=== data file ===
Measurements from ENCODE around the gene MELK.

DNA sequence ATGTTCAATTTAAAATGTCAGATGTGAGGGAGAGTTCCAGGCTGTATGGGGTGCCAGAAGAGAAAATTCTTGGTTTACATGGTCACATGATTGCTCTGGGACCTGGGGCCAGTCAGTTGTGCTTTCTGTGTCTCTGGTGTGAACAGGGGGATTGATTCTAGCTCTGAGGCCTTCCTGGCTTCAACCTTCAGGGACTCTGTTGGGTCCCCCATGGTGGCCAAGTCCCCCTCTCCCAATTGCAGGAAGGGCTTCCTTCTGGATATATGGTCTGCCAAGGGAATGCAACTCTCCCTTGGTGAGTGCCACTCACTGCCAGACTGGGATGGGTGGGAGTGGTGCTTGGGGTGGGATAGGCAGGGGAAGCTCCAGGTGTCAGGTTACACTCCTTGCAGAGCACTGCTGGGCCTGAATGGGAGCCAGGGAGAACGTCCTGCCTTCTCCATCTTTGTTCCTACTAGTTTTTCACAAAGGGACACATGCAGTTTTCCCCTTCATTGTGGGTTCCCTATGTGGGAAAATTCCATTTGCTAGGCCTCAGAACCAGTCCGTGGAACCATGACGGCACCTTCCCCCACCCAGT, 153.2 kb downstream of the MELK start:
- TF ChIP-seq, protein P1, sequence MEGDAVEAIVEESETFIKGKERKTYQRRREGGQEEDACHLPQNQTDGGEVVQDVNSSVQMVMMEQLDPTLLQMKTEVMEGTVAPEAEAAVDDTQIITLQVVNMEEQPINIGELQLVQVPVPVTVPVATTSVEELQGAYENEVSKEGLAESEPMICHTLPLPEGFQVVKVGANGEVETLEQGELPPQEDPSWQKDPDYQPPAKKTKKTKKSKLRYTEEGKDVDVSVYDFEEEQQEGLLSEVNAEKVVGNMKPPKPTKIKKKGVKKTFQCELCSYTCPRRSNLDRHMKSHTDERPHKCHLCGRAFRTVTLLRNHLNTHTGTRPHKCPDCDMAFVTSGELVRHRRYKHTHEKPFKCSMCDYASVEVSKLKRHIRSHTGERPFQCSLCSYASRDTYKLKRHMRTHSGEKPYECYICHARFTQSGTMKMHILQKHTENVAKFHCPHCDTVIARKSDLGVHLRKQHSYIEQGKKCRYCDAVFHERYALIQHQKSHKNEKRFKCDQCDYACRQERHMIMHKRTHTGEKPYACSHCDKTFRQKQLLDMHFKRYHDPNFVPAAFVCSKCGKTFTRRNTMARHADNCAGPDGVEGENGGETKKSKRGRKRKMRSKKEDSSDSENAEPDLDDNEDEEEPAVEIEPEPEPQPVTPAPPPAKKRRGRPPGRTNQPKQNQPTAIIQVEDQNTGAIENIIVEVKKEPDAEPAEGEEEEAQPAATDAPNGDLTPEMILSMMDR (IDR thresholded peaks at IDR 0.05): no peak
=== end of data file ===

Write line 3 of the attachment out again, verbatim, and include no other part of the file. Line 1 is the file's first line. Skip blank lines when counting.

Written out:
- TF ChIP-seq, protein P1, sequence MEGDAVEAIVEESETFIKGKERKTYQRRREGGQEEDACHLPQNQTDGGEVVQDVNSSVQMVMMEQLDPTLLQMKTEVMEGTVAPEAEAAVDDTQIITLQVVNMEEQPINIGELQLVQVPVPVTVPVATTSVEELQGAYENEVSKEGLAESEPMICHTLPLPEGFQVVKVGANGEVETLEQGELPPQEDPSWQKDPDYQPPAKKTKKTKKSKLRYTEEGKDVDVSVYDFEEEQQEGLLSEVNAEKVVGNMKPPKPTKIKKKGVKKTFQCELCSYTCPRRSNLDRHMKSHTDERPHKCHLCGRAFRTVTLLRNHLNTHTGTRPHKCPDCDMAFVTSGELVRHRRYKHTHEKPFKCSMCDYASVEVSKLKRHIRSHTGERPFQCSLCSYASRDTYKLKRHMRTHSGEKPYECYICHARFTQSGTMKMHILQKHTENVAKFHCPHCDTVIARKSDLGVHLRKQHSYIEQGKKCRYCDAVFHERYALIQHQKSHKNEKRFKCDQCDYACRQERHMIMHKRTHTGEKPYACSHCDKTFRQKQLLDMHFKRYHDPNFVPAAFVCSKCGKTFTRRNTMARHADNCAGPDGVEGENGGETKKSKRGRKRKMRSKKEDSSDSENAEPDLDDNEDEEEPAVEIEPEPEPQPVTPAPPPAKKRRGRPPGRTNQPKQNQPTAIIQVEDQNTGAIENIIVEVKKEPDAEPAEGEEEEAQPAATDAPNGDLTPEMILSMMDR (IDR thresholded peaks at IDR 0.05): no peak